HealthSheets™


Understanding Psoriatic Arthritis

Front view of knee joint showing inflammation and arthritis.

Psoriatic arthritis is joint pain and swelling that occurs in some people who have psoriasis. Psoriasis is a skin disease that causes scaly skin patches. People who have psoriasis may develop psoriatic arthritis later.

How to say it

sor-ee-A-tik arthritis

What causes psoriatic arthritis?

The exact cause of psoriatic arthritis is not known, but it is linked to problems with the body’s infection-fighting system (immune system). Other factors include:

  • Family history. People who have psoriatic arthritis often have relatives with either psoriasis or arthritis, or both.

  • Certain infections. These include streptococcal infections and HIV.

  • An injury to the skin or to a joint

What are the symptoms of psoriatic arthritis?

Symptoms may include:

  • Pain, tenderness, and swelling  in any joint, including the spine

  • Joint or back stiffness, especially in the morning

  • Patches of rough skin that are usually red underneath and scaly and white or silver on top

  • Fingernail problems such as pitted, or crumbly nails, or nails that are detached from the nail bed

  • Pain and swelling where muscles attach to bones

  • Swelling of fingers or toes

  • Eye redness or inflammation

How is psoriatic arthritis treated?

Psoriatic arthritis does not go away. It is a long-term (chronic) condition that needs long-term treatment. Medicines are an important part of treatment. These medicines are often used:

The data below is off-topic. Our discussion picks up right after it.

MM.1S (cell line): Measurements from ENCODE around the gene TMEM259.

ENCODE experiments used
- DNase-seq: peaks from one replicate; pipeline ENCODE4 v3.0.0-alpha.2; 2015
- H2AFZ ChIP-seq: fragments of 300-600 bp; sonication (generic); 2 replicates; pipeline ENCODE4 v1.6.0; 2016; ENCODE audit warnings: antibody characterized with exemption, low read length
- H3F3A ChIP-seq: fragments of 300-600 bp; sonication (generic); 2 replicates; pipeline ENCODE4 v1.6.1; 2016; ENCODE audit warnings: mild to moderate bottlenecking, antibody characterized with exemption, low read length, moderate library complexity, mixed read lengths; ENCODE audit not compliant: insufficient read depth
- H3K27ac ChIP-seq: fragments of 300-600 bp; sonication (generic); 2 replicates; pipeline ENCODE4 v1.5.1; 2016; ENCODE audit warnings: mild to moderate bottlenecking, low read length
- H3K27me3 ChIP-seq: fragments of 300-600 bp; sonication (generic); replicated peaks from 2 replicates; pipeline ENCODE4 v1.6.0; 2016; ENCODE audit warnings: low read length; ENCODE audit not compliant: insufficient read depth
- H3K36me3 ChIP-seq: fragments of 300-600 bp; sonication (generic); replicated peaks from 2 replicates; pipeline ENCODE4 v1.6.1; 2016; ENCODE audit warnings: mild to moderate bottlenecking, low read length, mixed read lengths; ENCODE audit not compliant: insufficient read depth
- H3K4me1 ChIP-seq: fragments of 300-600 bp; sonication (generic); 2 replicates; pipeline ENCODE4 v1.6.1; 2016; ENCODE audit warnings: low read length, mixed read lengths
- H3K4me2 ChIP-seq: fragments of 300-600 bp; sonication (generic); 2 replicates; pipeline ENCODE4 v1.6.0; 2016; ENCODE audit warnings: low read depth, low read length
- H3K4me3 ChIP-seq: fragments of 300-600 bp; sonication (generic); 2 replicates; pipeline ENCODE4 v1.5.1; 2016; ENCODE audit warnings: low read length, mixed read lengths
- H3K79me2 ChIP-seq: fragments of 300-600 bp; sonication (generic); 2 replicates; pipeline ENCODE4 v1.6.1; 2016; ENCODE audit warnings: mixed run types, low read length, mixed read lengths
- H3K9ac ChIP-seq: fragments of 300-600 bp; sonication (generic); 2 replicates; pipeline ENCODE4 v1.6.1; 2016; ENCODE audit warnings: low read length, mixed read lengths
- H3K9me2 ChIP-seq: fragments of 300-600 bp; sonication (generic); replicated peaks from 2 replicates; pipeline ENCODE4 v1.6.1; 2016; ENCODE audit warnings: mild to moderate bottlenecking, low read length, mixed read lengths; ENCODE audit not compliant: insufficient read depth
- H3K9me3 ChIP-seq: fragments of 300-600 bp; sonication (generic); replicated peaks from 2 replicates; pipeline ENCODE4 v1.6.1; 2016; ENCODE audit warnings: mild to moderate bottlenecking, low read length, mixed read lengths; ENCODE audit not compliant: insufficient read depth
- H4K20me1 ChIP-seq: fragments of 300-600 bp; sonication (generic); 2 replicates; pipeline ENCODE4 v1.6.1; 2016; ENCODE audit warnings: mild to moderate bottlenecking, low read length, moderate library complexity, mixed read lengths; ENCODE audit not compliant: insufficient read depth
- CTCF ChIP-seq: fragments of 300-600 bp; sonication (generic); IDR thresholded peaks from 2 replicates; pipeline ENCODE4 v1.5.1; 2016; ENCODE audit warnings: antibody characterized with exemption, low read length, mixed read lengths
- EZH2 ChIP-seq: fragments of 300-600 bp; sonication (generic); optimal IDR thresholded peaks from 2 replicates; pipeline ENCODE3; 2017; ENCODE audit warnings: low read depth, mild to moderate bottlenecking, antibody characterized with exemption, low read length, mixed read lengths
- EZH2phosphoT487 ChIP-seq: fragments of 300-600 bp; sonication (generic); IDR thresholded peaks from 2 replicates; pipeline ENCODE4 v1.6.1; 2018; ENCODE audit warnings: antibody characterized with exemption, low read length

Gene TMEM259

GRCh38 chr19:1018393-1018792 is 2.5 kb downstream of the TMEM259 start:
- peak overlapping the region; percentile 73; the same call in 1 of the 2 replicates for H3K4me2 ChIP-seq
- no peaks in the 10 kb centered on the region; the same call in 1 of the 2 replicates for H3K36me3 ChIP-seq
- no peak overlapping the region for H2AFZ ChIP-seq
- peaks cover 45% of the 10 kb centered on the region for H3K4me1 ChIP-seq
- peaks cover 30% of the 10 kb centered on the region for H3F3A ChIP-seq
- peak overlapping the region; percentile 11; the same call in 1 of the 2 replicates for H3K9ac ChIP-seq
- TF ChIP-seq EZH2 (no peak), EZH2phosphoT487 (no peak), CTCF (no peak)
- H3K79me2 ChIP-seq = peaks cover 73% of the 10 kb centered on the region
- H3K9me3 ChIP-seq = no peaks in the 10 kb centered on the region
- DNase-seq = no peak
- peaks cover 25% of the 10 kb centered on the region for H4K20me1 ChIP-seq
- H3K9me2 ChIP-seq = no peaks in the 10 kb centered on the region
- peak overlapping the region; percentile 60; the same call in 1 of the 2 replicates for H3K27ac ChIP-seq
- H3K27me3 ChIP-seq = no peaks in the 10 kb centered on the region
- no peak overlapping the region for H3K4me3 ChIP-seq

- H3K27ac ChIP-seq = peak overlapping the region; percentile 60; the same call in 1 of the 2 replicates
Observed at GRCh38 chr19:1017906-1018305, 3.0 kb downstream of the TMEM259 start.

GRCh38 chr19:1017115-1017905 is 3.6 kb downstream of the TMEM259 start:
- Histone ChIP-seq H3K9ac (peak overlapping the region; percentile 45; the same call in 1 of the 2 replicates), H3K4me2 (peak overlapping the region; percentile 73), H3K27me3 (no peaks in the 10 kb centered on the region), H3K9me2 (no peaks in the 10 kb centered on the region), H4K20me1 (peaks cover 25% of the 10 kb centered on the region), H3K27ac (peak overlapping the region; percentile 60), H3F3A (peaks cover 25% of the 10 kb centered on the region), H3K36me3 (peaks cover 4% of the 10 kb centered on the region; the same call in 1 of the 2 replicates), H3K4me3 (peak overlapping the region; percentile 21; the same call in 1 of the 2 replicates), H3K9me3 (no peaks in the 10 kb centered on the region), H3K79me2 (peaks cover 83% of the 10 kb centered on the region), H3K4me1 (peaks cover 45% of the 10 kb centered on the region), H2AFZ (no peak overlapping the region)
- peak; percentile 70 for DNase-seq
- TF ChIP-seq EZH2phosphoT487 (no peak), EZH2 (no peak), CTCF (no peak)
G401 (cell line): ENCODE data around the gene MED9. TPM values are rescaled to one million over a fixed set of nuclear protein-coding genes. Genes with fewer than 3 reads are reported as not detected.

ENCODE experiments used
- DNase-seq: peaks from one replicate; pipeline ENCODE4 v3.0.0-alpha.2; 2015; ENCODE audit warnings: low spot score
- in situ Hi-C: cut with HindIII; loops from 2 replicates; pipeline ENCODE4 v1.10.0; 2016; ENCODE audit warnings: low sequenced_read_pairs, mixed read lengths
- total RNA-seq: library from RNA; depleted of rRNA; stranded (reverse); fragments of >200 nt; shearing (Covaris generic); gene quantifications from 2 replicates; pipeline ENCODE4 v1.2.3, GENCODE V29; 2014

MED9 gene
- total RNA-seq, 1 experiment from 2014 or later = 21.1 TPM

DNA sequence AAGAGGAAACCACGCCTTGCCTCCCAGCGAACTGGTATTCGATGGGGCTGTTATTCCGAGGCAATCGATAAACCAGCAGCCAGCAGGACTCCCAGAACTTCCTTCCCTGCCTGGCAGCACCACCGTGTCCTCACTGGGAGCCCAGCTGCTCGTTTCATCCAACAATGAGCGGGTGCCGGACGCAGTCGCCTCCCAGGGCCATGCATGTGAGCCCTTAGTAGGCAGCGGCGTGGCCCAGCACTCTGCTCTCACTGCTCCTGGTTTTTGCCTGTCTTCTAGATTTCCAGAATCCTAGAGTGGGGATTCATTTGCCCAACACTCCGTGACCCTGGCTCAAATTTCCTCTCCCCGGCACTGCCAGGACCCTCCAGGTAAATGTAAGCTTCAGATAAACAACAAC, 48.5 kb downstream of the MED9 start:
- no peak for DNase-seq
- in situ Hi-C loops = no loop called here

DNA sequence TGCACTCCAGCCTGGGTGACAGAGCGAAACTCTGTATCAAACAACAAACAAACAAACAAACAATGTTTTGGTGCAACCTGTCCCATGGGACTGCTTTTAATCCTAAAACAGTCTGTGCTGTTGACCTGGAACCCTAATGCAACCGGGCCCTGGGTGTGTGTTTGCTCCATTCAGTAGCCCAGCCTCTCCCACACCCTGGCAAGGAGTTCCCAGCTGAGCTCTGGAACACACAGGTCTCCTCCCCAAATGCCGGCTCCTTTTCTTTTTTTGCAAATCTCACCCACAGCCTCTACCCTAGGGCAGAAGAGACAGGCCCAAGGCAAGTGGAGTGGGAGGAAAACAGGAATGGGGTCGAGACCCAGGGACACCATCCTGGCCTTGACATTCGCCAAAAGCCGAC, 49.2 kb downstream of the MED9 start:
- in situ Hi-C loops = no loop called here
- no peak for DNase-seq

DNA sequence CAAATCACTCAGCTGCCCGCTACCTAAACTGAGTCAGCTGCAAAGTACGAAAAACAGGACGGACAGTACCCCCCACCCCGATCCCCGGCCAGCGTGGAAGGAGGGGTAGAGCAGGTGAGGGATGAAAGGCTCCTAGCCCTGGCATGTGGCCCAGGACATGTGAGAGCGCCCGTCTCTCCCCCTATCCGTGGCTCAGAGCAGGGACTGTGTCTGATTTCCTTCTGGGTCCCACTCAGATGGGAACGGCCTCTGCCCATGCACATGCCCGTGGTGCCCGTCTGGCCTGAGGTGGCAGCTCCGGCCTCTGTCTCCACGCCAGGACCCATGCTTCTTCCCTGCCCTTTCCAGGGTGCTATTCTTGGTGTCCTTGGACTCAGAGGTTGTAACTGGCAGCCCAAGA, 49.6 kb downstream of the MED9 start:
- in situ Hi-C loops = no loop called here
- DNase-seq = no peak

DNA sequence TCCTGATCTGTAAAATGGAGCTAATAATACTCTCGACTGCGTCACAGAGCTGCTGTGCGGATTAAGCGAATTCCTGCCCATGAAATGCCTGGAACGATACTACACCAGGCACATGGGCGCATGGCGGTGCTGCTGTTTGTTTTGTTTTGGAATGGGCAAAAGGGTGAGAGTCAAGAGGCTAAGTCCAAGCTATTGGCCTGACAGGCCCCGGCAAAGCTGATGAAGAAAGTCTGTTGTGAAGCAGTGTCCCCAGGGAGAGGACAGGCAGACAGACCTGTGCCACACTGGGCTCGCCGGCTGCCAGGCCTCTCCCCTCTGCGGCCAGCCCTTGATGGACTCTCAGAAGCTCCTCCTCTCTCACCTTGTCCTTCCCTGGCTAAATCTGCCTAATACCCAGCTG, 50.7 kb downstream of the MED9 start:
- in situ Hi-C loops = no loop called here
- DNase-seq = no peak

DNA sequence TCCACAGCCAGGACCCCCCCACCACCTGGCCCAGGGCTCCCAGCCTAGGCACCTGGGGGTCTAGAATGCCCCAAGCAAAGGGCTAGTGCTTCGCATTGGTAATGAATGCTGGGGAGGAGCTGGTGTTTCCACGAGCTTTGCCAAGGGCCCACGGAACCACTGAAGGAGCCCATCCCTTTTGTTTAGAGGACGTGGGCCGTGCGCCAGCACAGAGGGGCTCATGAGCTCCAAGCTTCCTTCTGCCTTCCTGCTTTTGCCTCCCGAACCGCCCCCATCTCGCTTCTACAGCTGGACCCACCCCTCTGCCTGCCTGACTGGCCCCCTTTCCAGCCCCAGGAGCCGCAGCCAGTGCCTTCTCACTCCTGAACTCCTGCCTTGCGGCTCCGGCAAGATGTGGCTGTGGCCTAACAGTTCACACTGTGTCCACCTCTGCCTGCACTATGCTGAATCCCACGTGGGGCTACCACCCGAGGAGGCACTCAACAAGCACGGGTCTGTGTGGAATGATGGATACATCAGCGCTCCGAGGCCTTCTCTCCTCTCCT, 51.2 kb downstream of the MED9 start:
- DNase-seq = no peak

• Prescription or over-the-counter pain medicines. These help reduce swelling and pain.

  • Prescription medicines that limit the effect of the immune system. They may reduce or prevent joint damage. Methotrexate is a pill commonly used. Injectable “biologic” medicines and skin patches may also be used to treat psoriatic arthritis.

  • Steroid injections into affected joints. This may help relieve symptoms.

  • Topical medicines for rough skin patches. These may relieve discomfort and dryness.

In addition to medicines, these treatments may be recommended:

  • Regular exercise to improve flexibility and strength

  • Physical therapy to help relieve pain and improve flexibility

  • Heat packs to help relieve pain and swelling

  • Shoe inserts to improve foot and ankle stability, and help with foot pain

What are the complications of psoriatic arthritis?

Possible complications include:

  • Worsening joint damage

  • Reduced ability to use affected joints

When should I call my healthcare provider?

Call your healthcare provider right away if any of these occur:

  • You have a fever of 100.4°F (38°C) or higher, or as directed

  • You have pain that gets worse

  • You have symptoms that don’t get better, or symptoms that get worse

  • You develop new symptoms

© 2000-2017 The StayWell Company, LLC. 800 Township Line Road, Yardley, PA 19067. All rights reserved. This information is not intended as a substitute for professional medical care. Always follow your healthcare professional's instructions.
Powered by Krames Patient Education - A Product of StayWell